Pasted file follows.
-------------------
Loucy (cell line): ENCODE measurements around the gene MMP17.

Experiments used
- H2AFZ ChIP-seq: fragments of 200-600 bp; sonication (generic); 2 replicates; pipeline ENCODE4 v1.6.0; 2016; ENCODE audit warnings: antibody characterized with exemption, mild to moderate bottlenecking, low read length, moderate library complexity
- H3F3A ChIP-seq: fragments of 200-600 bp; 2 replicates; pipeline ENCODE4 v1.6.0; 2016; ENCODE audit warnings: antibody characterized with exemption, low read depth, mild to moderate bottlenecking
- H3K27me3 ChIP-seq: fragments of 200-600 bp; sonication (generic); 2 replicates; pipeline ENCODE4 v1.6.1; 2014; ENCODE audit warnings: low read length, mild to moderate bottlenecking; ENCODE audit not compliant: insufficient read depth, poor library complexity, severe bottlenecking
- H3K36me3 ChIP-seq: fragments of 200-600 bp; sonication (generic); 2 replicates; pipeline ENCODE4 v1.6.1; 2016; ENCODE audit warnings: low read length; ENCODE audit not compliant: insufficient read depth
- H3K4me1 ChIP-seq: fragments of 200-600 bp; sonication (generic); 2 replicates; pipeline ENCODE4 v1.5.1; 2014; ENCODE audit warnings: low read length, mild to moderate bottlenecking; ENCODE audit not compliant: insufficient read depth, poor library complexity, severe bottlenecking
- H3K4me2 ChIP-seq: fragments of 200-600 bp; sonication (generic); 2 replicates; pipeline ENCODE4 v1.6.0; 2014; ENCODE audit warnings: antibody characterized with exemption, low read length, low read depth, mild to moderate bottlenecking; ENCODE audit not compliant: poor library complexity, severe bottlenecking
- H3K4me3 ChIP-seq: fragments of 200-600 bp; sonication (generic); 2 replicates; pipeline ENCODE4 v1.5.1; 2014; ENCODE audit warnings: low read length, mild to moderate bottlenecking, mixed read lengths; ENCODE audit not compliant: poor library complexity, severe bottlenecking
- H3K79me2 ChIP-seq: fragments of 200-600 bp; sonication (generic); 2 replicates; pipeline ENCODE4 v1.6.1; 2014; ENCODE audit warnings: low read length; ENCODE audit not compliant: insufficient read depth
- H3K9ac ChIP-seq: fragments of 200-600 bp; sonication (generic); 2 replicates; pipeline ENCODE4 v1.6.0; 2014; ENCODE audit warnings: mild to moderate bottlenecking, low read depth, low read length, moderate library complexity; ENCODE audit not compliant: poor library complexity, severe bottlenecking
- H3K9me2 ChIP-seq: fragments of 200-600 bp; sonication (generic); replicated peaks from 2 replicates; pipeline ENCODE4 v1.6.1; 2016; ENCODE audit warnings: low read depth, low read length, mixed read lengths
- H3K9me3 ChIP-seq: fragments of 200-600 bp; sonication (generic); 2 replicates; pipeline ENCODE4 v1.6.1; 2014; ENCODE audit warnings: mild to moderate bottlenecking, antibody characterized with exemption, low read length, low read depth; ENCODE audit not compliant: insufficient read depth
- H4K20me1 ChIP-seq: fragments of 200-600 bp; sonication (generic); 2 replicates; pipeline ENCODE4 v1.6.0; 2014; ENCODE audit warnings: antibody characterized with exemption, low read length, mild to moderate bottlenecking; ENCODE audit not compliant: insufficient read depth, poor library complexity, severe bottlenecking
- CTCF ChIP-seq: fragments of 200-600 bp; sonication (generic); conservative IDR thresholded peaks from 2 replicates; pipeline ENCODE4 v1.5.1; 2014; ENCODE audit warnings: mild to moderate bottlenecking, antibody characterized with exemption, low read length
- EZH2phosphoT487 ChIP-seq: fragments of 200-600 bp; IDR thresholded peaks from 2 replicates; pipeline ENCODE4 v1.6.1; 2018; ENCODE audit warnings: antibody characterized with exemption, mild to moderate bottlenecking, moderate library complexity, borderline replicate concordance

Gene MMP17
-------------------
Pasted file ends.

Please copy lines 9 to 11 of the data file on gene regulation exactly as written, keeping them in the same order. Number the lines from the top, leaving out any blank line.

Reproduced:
- H3K4me3 ChIP-seq: fragments of 200-600 bp; sonication (generic); 2 replicates; pipeline ENCODE4 v1.5.1; 2014; ENCODE audit warnings: low read length, mild to moderate bottlenecking, mixed read lengths; ENCODE audit not compliant: poor library complexity, severe bottlenecking
- H3K79me2 ChIP-seq: fragments of 200-600 bp; sonication (generic); 2 replicates; pipeline ENCODE4 v1.6.1; 2014; ENCODE audit warnings: low read length; ENCODE audit not compliant: insufficient read depth
- H3K9ac ChIP-seq: fragments of 200-600 bp; sonication (generic); 2 replicates; pipeline ENCODE4 v1.6.0; 2014; ENCODE audit warnings: mild to moderate bottlenecking, low read depth, low read length, moderate library complexity; ENCODE audit not compliant: poor library complexity, severe bottlenecking